Fundamental analysis

The value of a currency in a given point of time could be affected by short term trends, which are studied in technical analysis; but ultimately the value of a currency is a result of the economic performance of the issuing country.

The most widely used indicator of the health of a country's economy is the GDP (Gross Domestic Product), or how much the products and services of an economy are worth. In formula terms GDP = Consumption + Investment + Government Spending + (Exports - Imports).

For developed countries, consumption of durable goods, non-durable goods and services is generally the biggest item. For United States, it accounts for more than 70% of the total. Investment includes the deployment of capital in exploration, facilities and machines to generate future proceeds. It doesn't include change of ownership. Purchase of housing is considered as investment but the purchase of financial securities (shares) is not, to avoid double-counting. Government spending doesn't include welfare transfers.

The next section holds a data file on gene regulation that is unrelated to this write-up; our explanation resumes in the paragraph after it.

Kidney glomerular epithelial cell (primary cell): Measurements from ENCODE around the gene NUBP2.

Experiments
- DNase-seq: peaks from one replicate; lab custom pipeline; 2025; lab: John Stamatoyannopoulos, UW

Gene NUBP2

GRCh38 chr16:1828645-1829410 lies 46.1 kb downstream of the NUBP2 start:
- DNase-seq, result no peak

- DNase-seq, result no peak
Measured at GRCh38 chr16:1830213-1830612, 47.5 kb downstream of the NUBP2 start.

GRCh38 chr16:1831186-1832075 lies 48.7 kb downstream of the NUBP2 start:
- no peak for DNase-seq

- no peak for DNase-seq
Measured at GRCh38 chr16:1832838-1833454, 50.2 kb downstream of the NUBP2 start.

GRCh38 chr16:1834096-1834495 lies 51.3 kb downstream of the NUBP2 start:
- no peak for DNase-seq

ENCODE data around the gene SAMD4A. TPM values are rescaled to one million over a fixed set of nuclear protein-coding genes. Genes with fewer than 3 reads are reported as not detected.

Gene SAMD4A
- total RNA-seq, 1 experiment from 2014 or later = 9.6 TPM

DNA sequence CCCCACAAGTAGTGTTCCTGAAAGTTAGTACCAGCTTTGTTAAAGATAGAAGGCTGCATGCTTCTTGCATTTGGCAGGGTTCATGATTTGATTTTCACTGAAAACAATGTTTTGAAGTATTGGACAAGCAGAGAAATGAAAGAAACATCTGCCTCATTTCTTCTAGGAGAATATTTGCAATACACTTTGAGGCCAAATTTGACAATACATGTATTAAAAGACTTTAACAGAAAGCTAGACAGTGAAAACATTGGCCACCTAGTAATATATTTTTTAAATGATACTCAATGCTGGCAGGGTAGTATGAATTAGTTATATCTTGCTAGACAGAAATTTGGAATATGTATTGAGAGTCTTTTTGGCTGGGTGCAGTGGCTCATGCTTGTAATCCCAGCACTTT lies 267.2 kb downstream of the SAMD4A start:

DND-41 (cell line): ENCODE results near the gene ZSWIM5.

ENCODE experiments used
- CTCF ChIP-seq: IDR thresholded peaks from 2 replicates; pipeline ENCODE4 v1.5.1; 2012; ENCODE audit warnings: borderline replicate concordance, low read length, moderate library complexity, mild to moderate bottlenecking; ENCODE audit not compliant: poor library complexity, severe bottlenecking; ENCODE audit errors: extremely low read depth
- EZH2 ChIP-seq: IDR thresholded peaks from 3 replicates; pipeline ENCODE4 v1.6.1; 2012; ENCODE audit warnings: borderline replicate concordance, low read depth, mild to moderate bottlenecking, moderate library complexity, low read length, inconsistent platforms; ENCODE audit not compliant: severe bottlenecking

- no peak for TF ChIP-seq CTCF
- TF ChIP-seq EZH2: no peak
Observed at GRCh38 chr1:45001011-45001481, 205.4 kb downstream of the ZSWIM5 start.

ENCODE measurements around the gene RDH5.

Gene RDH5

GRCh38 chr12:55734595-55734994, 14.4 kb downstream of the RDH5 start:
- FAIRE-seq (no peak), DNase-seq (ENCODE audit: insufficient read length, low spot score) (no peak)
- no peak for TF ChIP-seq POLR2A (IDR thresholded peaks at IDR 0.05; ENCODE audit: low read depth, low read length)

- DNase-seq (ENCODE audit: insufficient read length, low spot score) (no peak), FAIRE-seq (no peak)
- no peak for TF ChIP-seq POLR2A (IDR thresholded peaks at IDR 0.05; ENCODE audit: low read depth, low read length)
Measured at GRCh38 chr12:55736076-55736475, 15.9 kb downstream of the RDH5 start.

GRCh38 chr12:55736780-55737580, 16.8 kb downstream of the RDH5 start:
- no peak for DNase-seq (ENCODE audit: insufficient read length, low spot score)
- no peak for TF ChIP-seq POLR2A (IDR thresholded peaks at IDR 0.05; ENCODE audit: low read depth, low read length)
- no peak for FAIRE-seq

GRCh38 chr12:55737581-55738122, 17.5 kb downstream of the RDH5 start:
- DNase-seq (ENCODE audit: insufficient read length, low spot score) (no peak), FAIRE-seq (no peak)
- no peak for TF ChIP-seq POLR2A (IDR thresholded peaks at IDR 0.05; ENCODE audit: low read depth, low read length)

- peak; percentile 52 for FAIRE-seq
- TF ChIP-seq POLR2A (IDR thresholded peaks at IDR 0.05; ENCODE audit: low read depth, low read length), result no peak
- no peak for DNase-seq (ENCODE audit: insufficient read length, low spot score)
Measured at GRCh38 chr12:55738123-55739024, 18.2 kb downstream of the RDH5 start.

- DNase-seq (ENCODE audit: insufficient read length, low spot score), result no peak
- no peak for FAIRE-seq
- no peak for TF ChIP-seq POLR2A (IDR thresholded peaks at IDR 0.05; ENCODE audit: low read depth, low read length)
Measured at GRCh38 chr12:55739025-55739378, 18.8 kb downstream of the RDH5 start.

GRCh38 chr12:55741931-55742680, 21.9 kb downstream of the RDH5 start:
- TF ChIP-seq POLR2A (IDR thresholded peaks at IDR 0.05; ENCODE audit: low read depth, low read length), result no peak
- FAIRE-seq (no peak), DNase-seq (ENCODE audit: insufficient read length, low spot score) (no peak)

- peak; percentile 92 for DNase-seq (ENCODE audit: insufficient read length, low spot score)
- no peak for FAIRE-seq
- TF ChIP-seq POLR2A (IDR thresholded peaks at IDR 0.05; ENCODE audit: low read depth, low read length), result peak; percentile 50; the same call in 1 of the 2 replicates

The value of a currency is affected by the GDP since it's settled in open market i.e., the value is set when demand and supply are in equilibrium.

If too much of a currency is offered (for example to pay for a spike of imports), its value should decrease while if there's a big export surplus, there would be more foreign money chasing the same amount of local currency, pushing the value of the currency up.

The exchange rate is the price of a country's local currency in terms of a foreign currency; the second one is called reference currency. At the same time a currency can have two different values, a spot rate, or exchange rate of today and a forward rate, an exchange rate for delivery sometime in the future.

In a freely floating exchange rate system, where government doesn't intervene, the value of a currency depends on the demand of goods and services from partners. If a German goes to Tokyo, he must pay in Yen for his food and electronics and he exchanges his euros, generating demand for yen.

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